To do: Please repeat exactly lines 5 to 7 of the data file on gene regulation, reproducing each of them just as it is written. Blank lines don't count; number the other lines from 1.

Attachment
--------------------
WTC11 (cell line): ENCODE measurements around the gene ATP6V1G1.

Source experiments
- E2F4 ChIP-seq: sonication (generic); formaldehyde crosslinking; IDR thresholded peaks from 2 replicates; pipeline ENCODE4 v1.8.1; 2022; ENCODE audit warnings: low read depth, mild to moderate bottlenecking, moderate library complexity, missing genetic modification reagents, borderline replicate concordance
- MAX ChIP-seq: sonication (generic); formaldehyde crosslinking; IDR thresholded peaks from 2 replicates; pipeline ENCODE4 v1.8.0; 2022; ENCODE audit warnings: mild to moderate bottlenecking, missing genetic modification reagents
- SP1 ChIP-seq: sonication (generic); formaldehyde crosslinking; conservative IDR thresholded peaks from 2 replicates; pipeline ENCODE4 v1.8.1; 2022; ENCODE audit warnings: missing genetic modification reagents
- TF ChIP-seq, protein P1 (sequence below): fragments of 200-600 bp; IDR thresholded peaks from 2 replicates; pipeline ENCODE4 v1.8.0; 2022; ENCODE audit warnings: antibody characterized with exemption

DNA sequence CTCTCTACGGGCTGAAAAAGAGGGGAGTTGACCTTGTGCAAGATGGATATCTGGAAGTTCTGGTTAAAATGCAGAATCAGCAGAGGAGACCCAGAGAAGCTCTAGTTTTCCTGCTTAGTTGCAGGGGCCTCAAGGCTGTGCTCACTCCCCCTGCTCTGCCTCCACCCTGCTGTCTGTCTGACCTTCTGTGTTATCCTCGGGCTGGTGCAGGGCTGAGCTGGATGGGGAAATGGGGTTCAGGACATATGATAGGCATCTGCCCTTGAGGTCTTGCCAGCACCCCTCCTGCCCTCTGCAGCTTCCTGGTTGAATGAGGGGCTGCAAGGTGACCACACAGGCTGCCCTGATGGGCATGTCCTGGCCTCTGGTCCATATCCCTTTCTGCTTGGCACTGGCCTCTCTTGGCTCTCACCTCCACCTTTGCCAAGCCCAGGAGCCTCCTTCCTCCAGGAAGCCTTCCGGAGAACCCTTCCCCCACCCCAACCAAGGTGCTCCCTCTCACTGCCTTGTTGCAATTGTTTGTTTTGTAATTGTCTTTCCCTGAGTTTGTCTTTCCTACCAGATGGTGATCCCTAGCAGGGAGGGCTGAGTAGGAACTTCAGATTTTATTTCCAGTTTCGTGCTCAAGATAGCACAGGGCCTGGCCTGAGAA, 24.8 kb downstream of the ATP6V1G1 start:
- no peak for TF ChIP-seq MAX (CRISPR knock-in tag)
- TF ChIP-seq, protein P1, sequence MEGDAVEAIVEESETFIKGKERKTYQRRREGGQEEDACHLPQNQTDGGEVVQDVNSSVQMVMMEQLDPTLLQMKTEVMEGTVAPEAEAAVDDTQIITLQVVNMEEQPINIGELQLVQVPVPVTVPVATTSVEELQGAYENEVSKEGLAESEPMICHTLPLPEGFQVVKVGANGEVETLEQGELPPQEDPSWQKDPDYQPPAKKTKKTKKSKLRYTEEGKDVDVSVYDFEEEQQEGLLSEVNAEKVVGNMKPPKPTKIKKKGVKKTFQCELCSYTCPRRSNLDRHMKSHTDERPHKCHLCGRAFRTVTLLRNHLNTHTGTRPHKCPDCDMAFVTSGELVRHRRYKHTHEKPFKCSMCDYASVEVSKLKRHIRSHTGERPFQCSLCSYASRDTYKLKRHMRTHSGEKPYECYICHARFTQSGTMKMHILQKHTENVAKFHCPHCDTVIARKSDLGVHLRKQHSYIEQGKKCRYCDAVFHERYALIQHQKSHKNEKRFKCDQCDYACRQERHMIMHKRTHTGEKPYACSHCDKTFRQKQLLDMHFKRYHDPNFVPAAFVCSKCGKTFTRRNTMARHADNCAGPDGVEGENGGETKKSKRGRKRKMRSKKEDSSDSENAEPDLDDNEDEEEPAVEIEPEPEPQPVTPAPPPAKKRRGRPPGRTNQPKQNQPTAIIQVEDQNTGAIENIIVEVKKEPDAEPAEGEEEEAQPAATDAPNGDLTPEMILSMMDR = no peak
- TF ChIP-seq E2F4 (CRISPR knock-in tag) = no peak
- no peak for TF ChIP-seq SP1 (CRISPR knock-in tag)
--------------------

- SP1 ChIP-seq: sonication (generic); formaldehyde crosslinking; conservative IDR thresholded peaks from 2 replicates; pipeline ENCODE4 v1.8.1; 2022; ENCODE audit warnings: missing genetic modification reagents
- TF ChIP-seq, protein P1 (sequence below): fragments of 200-600 bp; IDR thresholded peaks from 2 replicates; pipeline ENCODE4 v1.8.0; 2022; ENCODE audit warnings: antibody characterized with exemption

DNA sequence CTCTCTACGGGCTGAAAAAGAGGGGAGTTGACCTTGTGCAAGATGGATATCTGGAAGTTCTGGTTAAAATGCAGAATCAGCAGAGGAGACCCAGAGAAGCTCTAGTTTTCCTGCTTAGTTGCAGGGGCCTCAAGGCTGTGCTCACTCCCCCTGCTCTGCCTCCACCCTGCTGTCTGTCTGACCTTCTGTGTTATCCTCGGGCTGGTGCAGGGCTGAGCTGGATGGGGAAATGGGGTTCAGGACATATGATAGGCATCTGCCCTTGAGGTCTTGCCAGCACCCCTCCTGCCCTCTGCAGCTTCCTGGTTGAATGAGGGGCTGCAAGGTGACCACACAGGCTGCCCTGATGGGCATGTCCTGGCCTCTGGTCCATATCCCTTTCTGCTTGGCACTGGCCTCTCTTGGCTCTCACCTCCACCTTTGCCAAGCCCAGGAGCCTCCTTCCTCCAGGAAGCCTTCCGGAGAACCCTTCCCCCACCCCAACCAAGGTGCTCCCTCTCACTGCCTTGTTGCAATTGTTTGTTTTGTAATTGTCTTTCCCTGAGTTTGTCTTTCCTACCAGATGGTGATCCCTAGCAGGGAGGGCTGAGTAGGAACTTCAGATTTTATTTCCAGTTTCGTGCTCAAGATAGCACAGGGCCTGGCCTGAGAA, 24.8 kb downstream of the ATP6V1G1 start: